Compassion allows you to be connect with them. Stay silent and listen. Allow your body language to convey empathy, openness, and willingness to listen. Sit close with your arm around them in attentive silence. This will convey that you are strong enough to be “with” them in the muck of their feelings. When they feel acknowledged and validated, they will hear your vote of confidence for their ability to handle things.

Sometimes, they simply need to vent, to think out loud, and to have a sounding board. Some kids think out loud; they need to hear their thoughts before they can evaluate them and take action. Solutions come later; first comes the turmoil. Yes, the pain is real. But they are stronger and can face the hurt to triumph on the other side. Help them to grow compassionate for themselves, to accept that life is a learning conversation, that mastery takes time and is a circuitous path, not a superhighway. Teach them to develop inner self-talk that is encouraging, patient and confident. This allows them to encompass all of themselves with love even when they are in their muck. Help your child to face his issues, create solutions and develop resiliency.

When family members learn to be kind and accepting of themselves, they automatically become kind and accepting of one another. And that is a goal worth pursuing.

 

Adoptees Are Not Broken

Wednesday, July 16, 2014 @ 02:07 AM
Author: admin

Little asian girl in flower fieldsAdoptees are not broken but they are profoundly influenced by their adoption. Shaped, not defeated, or doomed by it. Being adopted gives rise to unique needs that must be met so adoptees can grow a healthy, confident adult identity. This process requires an appropriately tailored parenting approach. To support children in their life’s journey, adoptive parents must develop special skill sets to meet the unique needs of their children. We must develop a high AQ.

That’s not a typo; AQ stands for Adoption-attuned Quotient. AQ requires a 100% commitment to the adoptive family experience. Once we understand parenting-with-an-adoption-spin, we free ourselves from the patterns and expectations of traditional parenting methods that fail or damage our kids. We care less about an outsider’s judgment of our families and concern ourselves with being the parents our children need. (For a more detailed discussion of AQ, see below.)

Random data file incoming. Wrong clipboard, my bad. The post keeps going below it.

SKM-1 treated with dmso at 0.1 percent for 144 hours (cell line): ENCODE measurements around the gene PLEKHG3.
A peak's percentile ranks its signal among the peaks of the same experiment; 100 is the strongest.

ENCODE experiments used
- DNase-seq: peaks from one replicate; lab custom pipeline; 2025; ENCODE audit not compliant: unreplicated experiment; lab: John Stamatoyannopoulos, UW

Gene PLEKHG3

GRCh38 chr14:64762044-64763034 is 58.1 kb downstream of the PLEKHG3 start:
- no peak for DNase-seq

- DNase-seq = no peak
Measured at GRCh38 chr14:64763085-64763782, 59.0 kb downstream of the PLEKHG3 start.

Part of AQ parenting is acknowledging our children’s special needs. Accepting the reality of these needs does not exempt children from learning to be self-regulated, productive, and contributing members of the family. It simply means that we understand the path to that destination may be filled with twists, turns, pot holes, and detours. And, it may require a slower pace and increased practice before that lofty goal is accomplished.

Support and empathy do not equate with enabling. They focus instead, on how to grow competencies, attachment, and resilience. This growth occurs under the sunlight of truth: adoption is complicated and includes significant losses as well as significant gains. Our children are not damaged goods but they are like the exotic flower: in need of the appropriate care and environment. The child’s adoption-needs are not denied; they are met. By nurturing in an AQ-rich environment parents provide a custom-tailored approach that supports the actual child-we-have-and-love instead of the idealized child who lives on the greener side of the fence, or the child whose life has unfolded without trauma, neglect or tragedy.

How are you practicing AQ parenting? What are some of the benefits of this parental style? Once the damaged goods view is replaced by the child-with-unique needs approach, how does it benefit the entire family?

 

*Adoption-attunement Quotient

AQ considers how adoption influences a child and includes:

Adoption-sensitive parenting techniques

Sound adoption language

Knowledge of the attachment process

Consideration of grief and loss issues

Respect for birth parents

Modeling healthy boundaries

Educating family, friends and teachers on adoption

Remembering that a child’s story belongs to him

Recognizing that adoption is a family experience

Encouraging playfulness and good humor as a family value

Integrating a child’s birth heritage